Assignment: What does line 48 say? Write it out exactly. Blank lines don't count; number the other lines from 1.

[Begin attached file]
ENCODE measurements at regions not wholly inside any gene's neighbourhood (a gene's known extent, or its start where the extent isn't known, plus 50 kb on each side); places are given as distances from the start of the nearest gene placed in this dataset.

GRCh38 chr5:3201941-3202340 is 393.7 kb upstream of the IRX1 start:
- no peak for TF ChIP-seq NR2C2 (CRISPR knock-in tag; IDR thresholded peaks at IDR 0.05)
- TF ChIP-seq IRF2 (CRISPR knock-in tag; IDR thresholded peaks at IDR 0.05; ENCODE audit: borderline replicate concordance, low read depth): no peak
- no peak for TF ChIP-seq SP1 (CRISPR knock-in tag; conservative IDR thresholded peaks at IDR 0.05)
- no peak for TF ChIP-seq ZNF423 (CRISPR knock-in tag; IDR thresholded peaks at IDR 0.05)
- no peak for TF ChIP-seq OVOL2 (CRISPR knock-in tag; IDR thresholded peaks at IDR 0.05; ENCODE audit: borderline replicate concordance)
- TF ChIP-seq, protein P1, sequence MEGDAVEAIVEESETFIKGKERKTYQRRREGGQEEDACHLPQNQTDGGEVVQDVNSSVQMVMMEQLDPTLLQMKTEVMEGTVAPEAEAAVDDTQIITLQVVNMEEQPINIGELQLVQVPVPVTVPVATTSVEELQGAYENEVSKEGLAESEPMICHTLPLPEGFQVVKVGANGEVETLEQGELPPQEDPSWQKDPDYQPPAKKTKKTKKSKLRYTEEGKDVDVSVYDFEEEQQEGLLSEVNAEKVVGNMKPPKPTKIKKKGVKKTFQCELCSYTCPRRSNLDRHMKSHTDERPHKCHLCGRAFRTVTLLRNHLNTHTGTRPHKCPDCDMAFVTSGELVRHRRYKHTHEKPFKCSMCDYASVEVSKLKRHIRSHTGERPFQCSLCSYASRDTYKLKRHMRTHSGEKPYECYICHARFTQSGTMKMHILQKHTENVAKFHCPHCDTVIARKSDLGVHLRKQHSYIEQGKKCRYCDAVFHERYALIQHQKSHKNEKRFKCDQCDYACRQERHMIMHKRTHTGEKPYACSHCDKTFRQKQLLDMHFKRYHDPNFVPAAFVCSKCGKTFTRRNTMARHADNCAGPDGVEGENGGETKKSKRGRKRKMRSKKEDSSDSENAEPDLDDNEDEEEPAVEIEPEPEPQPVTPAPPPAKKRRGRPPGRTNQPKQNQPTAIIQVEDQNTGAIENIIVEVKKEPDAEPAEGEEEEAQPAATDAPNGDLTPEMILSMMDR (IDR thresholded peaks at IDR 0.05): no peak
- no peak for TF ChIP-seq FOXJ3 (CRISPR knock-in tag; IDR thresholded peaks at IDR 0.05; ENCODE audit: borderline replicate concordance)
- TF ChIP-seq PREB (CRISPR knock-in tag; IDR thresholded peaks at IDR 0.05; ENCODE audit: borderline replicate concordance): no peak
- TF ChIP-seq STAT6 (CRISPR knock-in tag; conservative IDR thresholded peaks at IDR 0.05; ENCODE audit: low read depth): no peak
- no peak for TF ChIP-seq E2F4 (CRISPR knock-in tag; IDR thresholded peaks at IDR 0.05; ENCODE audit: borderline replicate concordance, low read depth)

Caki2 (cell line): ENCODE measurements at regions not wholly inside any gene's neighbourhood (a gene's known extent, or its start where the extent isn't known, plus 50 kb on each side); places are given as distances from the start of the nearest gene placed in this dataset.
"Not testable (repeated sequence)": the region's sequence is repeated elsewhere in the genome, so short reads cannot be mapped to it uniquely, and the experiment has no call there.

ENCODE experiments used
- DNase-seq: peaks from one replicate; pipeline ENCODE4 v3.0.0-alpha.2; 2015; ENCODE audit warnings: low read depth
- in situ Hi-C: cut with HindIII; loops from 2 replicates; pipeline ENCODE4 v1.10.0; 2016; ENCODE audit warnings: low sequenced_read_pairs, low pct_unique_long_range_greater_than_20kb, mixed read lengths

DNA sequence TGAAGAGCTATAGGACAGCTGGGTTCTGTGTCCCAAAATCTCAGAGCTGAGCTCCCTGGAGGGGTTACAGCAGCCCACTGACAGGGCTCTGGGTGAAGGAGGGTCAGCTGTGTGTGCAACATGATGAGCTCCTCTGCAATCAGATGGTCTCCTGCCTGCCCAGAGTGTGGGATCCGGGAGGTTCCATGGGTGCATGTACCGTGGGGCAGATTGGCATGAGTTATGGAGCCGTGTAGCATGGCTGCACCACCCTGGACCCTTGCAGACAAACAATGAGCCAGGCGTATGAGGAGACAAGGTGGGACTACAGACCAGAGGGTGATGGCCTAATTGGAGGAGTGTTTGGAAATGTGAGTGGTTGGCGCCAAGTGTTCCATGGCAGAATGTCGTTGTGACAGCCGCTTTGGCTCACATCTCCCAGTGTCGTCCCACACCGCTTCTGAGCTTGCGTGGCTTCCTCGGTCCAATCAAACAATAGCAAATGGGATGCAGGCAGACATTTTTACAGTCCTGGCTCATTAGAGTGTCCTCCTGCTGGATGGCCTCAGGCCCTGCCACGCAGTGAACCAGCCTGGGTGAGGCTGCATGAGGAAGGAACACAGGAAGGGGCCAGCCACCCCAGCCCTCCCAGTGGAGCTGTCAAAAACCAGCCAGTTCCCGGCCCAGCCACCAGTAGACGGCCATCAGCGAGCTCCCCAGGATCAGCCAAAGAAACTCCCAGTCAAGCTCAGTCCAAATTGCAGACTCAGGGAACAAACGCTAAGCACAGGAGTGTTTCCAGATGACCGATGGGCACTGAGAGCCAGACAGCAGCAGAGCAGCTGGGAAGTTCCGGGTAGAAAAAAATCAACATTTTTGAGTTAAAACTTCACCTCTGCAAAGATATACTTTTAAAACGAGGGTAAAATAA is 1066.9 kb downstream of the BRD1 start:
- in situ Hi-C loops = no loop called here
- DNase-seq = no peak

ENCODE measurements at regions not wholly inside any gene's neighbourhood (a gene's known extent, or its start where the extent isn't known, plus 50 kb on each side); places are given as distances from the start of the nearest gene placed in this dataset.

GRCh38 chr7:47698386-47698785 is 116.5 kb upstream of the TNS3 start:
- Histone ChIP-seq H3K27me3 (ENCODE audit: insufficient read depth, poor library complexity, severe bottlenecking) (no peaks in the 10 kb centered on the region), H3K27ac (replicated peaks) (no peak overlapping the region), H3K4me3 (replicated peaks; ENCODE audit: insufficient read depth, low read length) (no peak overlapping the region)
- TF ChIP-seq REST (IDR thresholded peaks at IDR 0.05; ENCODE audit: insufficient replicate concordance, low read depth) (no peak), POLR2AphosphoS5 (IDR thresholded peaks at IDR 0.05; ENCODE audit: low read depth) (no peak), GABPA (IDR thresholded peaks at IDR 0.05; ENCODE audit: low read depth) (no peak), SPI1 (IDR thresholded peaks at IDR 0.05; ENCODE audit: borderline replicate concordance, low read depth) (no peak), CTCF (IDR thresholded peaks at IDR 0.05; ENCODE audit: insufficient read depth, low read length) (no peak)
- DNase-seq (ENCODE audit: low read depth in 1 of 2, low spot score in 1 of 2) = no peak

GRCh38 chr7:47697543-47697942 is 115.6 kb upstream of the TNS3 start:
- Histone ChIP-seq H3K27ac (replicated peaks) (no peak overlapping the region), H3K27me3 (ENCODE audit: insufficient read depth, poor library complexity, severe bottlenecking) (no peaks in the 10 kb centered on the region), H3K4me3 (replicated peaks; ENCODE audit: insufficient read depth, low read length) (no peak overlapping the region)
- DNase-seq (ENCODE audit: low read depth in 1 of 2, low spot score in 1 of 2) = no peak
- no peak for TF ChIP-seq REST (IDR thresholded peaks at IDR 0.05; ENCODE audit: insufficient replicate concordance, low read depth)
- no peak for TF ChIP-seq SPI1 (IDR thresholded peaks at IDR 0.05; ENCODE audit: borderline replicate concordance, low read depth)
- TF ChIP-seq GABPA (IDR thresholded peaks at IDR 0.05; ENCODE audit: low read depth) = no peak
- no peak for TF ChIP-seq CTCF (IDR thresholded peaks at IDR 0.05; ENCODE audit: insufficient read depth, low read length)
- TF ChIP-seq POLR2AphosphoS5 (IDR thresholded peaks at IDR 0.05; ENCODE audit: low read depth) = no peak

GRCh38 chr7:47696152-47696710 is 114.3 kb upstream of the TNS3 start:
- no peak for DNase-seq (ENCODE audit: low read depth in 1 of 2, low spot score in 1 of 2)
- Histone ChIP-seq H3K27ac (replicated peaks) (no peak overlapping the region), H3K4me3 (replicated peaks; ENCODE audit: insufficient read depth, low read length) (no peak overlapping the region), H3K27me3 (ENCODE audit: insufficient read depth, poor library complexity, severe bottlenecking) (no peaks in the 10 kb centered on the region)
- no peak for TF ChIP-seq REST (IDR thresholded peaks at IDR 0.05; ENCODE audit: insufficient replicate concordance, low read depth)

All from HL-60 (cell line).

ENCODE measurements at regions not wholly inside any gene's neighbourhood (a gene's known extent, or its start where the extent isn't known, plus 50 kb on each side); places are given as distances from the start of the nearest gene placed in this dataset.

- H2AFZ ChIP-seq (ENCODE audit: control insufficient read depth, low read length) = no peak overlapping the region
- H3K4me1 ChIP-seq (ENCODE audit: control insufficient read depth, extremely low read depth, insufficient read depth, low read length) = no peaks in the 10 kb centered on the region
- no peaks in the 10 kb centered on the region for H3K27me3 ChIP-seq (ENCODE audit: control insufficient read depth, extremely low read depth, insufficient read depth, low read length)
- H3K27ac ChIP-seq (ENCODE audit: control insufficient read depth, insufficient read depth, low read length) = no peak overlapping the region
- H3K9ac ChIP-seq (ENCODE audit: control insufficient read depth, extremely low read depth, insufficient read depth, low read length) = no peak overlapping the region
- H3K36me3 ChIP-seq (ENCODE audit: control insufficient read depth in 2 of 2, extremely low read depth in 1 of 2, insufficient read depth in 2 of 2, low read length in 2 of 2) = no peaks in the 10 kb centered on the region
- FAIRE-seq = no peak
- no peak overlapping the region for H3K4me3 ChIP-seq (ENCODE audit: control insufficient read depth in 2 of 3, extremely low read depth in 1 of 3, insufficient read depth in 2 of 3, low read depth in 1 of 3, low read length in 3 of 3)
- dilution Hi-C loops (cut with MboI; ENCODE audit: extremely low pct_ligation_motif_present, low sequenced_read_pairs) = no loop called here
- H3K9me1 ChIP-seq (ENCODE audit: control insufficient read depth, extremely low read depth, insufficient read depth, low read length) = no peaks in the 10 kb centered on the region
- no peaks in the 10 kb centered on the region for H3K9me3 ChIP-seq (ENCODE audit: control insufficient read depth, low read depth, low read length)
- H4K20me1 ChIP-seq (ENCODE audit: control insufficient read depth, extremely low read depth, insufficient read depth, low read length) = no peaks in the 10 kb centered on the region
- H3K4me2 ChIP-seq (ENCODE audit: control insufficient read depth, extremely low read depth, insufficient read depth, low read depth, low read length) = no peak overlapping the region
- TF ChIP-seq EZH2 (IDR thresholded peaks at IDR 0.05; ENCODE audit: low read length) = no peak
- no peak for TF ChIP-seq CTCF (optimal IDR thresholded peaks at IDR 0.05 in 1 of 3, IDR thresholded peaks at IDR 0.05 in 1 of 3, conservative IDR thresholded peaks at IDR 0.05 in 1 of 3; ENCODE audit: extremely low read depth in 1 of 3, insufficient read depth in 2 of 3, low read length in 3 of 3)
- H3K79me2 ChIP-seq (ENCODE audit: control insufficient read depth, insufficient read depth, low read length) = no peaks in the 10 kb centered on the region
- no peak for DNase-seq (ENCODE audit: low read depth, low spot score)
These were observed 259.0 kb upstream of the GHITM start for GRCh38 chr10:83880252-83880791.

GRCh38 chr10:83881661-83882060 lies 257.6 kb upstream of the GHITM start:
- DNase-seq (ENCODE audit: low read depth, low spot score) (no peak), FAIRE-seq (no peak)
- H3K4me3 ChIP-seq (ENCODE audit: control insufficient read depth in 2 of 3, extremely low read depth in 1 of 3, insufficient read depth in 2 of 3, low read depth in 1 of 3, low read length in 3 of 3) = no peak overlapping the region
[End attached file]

- dilution Hi-C loops (cut with MboI; ENCODE audit: extremely low pct_ligation_motif_present, low sequenced_read_pairs) = no loop called here